Managing Change by Building a Learning Organization

Managing Change by Building a Learning Organization

As the organizational change is going on, Tom feels that his 15 members team needs to gain momentum to learn new skills to meet the company’s target as well as cope effectively with change. However, the team members reported to be confused about where to start from, what to do and where to go. Tom thus called his leadership coach to understand how he can motivate and guide them effectively. Together with the coach, he outlined a 3 -month plan with strategies to allow the team to learn and adapt to the new system, pattern and processes to help them achieve their goal and for Tom to be able to build a Learning Team.


Tom had assumed that the team understands the organizational change, its need and its impact. However, when he conducted an anonymous assessment with the team built around exploring their perception of the change, he found that 80% of them felt doubtful or uncertain about the new direction. To address this, instead of taking a top-down approach, he organized small learning circles with the CEO, management and team members to discuss, deliberate and clarify the change, its impact on the organization and on the market.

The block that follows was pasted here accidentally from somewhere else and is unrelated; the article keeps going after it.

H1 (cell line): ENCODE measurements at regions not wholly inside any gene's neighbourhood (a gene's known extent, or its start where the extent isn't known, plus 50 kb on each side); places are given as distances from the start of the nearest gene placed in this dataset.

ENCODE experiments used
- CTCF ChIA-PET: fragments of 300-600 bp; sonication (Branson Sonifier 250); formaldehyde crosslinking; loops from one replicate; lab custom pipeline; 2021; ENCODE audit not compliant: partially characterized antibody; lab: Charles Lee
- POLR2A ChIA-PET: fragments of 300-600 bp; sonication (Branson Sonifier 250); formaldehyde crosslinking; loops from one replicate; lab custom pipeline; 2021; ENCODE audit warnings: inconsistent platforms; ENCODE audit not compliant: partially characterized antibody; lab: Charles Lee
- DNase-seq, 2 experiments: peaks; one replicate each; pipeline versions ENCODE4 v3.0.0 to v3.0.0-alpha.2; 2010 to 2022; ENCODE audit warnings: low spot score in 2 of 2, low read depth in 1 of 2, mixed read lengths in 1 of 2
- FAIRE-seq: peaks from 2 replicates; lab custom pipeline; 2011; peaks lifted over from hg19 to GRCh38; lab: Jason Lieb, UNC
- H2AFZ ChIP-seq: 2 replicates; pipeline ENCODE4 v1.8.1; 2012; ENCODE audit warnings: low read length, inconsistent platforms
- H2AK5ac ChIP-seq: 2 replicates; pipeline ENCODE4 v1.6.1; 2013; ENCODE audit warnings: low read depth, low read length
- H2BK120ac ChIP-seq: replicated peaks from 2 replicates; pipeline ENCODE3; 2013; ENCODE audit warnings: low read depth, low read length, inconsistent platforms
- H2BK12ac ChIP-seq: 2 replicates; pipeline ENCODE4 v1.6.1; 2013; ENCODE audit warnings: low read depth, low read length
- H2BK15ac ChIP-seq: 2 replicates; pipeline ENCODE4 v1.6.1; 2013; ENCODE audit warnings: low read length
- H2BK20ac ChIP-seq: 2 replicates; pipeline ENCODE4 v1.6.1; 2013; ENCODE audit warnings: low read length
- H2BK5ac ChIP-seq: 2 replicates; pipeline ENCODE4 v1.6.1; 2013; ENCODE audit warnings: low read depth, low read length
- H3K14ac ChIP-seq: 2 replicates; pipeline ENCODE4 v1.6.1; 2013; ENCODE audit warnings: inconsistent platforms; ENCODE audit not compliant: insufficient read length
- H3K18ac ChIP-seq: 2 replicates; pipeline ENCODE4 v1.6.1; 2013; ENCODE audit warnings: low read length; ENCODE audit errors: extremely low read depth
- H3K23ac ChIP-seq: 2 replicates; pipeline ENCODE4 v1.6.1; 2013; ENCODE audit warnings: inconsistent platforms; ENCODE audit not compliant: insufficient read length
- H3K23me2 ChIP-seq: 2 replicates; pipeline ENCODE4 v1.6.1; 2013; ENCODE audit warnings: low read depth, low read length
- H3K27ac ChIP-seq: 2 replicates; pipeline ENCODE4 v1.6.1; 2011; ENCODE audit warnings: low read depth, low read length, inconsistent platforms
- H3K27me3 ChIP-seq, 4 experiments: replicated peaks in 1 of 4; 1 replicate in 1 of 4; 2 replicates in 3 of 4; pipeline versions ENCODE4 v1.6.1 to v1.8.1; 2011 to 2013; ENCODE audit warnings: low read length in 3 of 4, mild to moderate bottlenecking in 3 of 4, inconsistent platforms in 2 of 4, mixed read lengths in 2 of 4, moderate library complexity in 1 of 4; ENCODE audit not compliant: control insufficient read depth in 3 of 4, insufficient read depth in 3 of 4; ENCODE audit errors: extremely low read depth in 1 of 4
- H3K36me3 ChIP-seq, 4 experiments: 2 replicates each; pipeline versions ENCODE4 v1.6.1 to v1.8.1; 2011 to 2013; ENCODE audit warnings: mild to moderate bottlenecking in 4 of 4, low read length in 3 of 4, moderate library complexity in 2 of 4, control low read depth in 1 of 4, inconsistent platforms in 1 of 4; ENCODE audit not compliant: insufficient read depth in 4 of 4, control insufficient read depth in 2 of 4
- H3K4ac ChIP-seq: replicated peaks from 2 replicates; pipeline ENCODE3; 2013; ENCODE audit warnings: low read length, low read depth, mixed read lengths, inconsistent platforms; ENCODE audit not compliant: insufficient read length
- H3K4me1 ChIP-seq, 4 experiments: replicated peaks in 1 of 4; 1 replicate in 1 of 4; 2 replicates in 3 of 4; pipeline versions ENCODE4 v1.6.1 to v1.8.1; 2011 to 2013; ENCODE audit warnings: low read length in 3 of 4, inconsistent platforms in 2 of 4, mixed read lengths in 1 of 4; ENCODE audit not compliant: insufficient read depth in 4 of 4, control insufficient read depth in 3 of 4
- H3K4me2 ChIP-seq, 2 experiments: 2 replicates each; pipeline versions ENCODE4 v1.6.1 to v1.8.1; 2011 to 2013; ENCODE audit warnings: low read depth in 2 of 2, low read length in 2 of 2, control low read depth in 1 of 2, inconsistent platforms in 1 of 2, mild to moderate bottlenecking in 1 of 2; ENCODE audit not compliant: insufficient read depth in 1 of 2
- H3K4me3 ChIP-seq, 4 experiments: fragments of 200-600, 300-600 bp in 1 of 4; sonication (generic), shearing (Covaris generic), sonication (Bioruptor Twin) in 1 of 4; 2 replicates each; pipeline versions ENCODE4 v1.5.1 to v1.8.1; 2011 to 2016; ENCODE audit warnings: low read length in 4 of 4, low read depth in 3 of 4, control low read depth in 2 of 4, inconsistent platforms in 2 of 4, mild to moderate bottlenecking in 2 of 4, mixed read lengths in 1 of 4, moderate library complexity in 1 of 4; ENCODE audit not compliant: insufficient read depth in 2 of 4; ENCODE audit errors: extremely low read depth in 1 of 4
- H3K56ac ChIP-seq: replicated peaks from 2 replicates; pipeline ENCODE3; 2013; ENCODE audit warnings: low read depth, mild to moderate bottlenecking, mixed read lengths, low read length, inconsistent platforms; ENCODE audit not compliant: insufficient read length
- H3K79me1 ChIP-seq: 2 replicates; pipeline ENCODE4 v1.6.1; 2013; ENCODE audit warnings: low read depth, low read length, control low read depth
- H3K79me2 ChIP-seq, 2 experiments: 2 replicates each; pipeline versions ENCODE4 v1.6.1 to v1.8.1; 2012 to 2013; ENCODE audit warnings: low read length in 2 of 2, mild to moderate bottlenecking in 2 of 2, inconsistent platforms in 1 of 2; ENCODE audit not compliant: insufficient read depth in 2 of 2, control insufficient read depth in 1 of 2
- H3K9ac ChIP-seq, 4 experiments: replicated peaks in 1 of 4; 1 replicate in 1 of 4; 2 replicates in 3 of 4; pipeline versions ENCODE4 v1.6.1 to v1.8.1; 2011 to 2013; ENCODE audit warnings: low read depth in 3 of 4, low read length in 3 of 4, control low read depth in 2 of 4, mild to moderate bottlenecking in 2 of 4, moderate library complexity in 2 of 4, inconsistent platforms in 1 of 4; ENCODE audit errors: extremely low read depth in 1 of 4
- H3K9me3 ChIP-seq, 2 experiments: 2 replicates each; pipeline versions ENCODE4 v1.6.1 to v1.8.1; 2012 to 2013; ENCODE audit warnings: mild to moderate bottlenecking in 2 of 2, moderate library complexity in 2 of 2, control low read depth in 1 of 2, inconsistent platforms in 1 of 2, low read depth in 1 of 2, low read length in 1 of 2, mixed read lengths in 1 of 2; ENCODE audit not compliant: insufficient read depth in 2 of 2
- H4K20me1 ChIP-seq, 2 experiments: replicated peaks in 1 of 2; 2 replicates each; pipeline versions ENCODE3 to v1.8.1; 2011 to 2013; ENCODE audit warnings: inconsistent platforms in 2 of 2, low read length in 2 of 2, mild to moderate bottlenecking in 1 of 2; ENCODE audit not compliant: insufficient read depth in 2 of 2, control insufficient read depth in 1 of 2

Once each team member was aware of the cycle of change and impact, they were driven towards pushing themselves to achieve their goals. Through one-on-one coaching and team exercises, they were made aware of their strengths and areas of development which needed to be worked on to achieve results.


It was easy for the team members to keep falling back to their earlier way of functioning as that was their ‘comfort zone’. They were encouraged to challenge that and together develop new intentional habits. The practice of these habits was also recorded and reinforced.


Through discussion, dialogue and small group activities, Tom enabled the team to translate the team vision into personal action plans. Since the organization was moving ahead with the need to innovate, they together developed an action plan to achieve the same based on reading more about their product line and being mentored.


Tom strived to build a learning team where each member would compliment the other by bringing out the best from each other. He planned this around the strategy of ‘walk the talk’ where he started exhibiting innovation in small daily habits, encouraging others to follow suit for e.g., changing the format or medium of conducting weekly meetings. Feedback was encouraged to keep the circle of learning going.

Within 3 months, both Tom and his team members could see palpable change in the attitude and work output. The team felt more comfortable under Tom’s guidance and more in control of the change.

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